Like other GB replications, ASA lends exclusively to women. The Grameen Bank of Bangladesh found that lending to women improved their social standing within patriarchal societies and improved conditions for their children. Men were found to be poor credit risks and spent most of their increased income on themselves rather than their families. In the GB method, collateral/assets are substituted with a system of peer pressure and close monitoring to ensure proper repayment. Loans are disbursed to individual members of a five woman group. The entire group is held responsible for the repayment of a loan made to an individual. Loan repayments are made weekly at "center" meetings where four to five loan groups meet to deposit savings, and request new loans.
I attended one such center meeting and was able to get an inside view of the GB model at the village level. The women gathered at 7:00 a.m. in a clearing at the center of the village ready with their bank record books. An ASA field banker arrived by bicycle and called the center to order. While staff qualifications vary across GB replications, ASA staffers tend to be high school educated women who hail from the same marginalized communities as the borrowers. They are required to have a basic proficiency in accounting, in-depth knowledge of local conditions, and an ability to deal effectively with the daily crises of people living at the subsistent level. At the start of an ASA meeting, the women collect and tally their individual savings. The remainder of the meeting is reserved for the collection of loan payments and the approval of new loans.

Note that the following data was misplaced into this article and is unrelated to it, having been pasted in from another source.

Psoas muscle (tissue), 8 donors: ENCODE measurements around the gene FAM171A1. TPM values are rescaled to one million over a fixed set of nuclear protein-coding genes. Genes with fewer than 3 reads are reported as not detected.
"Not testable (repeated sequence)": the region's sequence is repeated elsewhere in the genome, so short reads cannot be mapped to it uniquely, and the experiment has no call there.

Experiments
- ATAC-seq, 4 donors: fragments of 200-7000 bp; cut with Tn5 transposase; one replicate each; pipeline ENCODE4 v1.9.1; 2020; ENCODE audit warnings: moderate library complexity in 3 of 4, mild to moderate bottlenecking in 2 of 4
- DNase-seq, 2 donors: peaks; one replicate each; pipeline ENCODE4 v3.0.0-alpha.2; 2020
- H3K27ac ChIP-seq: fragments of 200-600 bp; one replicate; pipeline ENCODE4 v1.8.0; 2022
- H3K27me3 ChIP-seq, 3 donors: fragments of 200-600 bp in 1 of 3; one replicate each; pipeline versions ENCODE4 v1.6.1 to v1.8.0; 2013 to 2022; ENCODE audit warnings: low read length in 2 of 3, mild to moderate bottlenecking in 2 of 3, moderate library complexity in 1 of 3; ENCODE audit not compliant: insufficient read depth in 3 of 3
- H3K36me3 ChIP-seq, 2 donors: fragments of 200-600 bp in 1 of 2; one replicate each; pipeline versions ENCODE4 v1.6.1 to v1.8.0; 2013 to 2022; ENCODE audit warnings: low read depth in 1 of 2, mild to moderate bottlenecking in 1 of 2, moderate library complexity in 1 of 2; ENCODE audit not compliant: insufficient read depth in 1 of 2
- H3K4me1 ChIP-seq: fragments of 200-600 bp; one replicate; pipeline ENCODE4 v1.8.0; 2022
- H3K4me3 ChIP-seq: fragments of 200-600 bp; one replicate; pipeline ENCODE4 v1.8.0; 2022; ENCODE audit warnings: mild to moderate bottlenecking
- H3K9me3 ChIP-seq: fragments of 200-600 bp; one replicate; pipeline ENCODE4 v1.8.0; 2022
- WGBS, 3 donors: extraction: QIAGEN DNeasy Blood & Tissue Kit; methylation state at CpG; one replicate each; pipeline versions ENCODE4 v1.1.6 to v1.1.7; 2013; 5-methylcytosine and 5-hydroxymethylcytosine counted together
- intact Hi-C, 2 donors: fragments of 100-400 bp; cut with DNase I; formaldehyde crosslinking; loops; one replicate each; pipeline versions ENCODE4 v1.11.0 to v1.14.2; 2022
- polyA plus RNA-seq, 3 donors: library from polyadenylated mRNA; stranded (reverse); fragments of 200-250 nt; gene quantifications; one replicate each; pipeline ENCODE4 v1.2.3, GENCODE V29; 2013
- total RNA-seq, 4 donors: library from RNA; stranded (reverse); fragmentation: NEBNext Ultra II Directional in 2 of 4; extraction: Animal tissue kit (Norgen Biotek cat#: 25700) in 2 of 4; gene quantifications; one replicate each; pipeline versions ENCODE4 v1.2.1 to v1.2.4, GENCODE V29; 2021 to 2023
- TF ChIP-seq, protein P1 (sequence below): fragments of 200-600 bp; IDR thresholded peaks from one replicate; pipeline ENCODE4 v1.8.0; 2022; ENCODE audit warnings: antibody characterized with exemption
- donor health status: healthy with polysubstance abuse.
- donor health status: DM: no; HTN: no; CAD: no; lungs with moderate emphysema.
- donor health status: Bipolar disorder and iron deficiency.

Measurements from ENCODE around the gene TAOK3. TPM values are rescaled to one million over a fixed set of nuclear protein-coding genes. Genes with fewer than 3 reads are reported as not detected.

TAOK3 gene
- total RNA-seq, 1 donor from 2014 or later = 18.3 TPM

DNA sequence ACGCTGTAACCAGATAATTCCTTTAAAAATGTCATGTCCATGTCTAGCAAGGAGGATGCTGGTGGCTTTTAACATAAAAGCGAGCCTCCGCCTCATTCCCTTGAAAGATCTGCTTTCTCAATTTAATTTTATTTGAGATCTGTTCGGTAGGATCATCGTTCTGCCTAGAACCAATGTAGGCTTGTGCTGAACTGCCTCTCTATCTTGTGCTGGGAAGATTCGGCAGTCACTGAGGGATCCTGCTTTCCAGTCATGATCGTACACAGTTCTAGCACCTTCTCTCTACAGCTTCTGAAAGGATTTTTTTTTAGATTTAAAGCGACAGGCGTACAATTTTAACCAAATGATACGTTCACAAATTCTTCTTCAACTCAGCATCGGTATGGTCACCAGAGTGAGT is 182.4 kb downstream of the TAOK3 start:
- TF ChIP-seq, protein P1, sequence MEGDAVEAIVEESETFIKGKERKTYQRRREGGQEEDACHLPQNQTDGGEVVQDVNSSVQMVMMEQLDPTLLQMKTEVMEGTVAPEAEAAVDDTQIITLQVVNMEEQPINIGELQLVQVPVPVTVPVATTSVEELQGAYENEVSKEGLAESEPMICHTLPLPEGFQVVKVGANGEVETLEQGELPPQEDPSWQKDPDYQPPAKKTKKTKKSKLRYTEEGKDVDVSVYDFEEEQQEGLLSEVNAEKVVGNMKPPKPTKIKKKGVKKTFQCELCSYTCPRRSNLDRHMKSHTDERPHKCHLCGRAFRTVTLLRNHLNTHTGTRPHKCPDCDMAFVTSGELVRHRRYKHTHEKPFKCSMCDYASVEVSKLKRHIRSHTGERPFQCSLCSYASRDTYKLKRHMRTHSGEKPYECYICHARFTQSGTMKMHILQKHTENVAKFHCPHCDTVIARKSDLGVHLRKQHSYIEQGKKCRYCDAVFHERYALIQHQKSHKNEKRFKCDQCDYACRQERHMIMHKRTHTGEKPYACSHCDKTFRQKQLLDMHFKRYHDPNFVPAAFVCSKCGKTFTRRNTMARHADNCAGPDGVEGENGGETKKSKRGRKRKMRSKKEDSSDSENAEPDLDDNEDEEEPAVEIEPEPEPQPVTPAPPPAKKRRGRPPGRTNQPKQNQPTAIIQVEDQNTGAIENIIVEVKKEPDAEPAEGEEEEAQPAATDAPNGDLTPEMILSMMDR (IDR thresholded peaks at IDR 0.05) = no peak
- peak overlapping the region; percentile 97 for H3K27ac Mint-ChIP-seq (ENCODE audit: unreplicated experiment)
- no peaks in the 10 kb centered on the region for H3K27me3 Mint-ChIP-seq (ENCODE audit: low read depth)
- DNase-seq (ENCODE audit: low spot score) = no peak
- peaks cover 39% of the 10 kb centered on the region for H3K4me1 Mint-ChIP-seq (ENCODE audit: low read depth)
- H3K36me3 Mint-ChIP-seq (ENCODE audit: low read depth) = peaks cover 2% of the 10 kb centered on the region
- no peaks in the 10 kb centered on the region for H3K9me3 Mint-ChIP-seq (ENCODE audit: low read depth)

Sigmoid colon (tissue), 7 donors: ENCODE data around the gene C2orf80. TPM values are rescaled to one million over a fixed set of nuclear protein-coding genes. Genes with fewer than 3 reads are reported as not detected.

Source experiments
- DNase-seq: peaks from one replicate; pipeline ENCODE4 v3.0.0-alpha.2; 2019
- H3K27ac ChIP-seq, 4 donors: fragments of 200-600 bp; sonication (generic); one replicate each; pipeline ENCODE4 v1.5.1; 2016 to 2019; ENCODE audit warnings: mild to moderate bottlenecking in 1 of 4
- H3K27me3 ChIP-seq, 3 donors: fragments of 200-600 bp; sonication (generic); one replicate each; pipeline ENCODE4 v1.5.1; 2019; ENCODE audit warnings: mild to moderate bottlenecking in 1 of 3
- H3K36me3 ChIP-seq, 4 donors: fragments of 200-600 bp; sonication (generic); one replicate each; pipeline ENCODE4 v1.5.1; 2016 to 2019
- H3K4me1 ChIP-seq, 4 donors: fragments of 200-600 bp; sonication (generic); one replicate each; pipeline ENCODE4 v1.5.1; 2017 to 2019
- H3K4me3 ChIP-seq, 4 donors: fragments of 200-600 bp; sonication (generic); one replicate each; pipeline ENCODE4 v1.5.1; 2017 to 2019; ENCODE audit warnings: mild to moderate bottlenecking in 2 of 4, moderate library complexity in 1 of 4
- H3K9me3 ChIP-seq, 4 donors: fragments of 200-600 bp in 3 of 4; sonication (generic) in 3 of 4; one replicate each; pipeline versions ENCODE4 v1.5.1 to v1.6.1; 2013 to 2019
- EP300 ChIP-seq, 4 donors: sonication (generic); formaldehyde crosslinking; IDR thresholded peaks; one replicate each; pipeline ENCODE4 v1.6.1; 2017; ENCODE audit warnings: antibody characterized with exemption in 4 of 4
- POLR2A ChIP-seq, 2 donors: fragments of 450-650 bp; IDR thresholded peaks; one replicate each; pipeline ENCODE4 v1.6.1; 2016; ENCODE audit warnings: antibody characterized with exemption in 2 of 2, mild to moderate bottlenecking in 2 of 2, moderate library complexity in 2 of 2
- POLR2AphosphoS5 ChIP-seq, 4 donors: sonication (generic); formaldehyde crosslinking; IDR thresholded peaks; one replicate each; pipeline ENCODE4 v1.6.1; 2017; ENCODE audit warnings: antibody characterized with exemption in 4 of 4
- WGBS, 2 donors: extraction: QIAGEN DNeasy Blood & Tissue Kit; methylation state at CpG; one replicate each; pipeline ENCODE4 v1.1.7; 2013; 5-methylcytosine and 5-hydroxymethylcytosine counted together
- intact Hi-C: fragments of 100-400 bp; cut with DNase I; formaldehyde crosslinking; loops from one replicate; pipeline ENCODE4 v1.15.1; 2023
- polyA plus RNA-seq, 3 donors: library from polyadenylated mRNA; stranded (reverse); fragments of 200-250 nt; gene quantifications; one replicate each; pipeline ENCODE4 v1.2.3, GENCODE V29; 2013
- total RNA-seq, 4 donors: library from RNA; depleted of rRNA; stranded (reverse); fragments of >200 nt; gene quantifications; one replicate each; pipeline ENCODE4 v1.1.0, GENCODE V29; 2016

An interest rate of 25 % (on the remaining balance) is charged on all loans. While this may seem high, it is necessitated by the high rate of interest on loan capital and the costs associated with the delivery of many small loans. The borrowers find the interest rate to be acceptable as the returns on their enterprises are high. ASA loan products are designed to assist in income generation activities. Consumption oriented loans for the purchase/improvement of homes are reserved for bank members who have successfully repaid enterprise related loans. Loans are available in 4 progressive "cycles" ($50, $100, $200, and $375) and must be repaid within one year. First time borrowers are offered $50 loans, which they must repay successfully before advancing to the next loan cycle.
The most common complaint I heard was from long time borrowers with growing businesses who had the capacity to absorb more than $375. ASA wishes to meet their needs, but is short on loan capital and opts to offer loans to more first time